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The Wallflowers - Exit Wounds (Album Review)

Wednesday, 21 July 2021 Written by Simon Ramsay

Photo: Yasmin Than

Whether celebrated or resisted, craved or feared, wilful or enforced, the untameable beast that is change affects almost every aspect of our human experience on a near daily basis.  Providing more than enough fuel for The Wallflowers’ long overdue return, ‘Exit Wounds’ finds Jakob Dylan ruminating on all things transition over the band’s most sparkling Americana effort to date.

Given that The Wallflowers’ line-up is an ever-changing entity, with singer, songwriter and son of you-know-who Dylan the one constant, and each of their records boasts a different sonic identity, evolution feels like an appropriate theme for this particular band. 

From querying whether his fire still burns inside and how we move forwards after suffering repeated blows, to being stuck in a directionless rut and surviving the earth-shaking impact of others’ decisions, no stone is left unturned on a thought provoking, but ultimately optimistic, outing that producer Butch Walker has brought to life in typically intuitive fashion.

Whereas some Wallflowers albums found Dylan battling to be heard above his band’s wall of sound, Walker has allowed the singer’s increasingly rich, smoky rasp and poetic wordplay to breathe over a fittingly spacious canvas of shimmering instrumentation that’s as eloquent and picturesque as it is warm and comforting.

Although less raucous than past offerings, ‘Exit Wounds’ isn’t a sparse affair. There’s plenty of piano, organ, guitar and pedal steel, but they’ve been empathetically arranged by someone who knows songs such as Maybe Your Heart’s Not In It No More and the Tom Waits-vibed The Dive Bar In My Heart don’t need to burn on gasoline so much as percolate patiently over a low-lit flame.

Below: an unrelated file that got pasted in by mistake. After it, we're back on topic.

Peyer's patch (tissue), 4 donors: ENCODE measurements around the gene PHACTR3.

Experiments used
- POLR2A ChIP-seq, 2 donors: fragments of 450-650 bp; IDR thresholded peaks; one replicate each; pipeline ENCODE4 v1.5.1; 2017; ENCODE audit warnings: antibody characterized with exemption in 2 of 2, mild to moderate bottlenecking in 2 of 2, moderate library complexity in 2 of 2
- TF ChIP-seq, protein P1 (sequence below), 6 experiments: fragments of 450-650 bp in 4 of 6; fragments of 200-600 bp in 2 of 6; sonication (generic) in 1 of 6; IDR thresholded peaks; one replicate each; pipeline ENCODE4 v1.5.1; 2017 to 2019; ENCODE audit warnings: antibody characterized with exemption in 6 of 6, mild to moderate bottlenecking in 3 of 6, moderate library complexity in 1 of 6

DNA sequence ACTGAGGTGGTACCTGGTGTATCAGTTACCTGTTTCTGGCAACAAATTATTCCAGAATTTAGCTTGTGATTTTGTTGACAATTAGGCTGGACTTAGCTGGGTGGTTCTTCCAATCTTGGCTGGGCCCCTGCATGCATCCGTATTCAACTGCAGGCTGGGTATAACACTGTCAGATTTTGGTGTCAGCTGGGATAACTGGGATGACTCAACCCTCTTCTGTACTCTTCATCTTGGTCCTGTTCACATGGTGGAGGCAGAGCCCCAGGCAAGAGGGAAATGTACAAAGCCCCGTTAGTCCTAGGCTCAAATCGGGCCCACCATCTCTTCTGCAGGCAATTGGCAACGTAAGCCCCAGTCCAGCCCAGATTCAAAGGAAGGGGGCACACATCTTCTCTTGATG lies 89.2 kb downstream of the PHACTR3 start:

In tandem with Walker who, along with his trusted studio musicians, became an honorary Wallflower for this record, Dylan has mined a rich vein of country, southern gospel, rock ‘n’ roll and blues to sculpt these 10 tracks, nodding to Springsteen, Tom Petty, Counting Crows and R.E.M in the process.   

Scorned roots-rocker Roots and Wings is delivered with a deceptively radio-friendly sheen, Darlin’ Hold On, a tear-jerking duet with Shelby Lynne, could be Peter Gabriel and Kate Bush crooning Don’t Give Up after hours in a saloon and I Hear The Ocean (When I Wanna Hear Trains) dishes up pastoral, shuffling country-rock as Dylan aches for a better way to live.

Although many of these cuts favour subtle melodiousness over anthemic immediacy, there are exceptions. Move The River unleashes a rousing gospel-powered refrain, the dramatic musical changes that add texture to I’ll Let You Down (But Will Not Give You Up) gift its soulful payoff an unexpectedly redemptive grandeur, and Who’s That Man Walking ‘Round My Garden, which smashes together ‘Sticky Fingers’-era Rolling Stones with peak ‘80s John Mellencamp, provides pure kinetic rock n’ roll swagger. 

The Wallflowers’ seventh record is the musical equivalent of cruising down the Pacific Coast Highway and gazing out at the ocean as you make peace with your present and thoughtfully plot a brighter future. ‘Exit Wounds’ may be the album's title, but after listening to it all your troubles will swiftly disappear in the rearview mirror.



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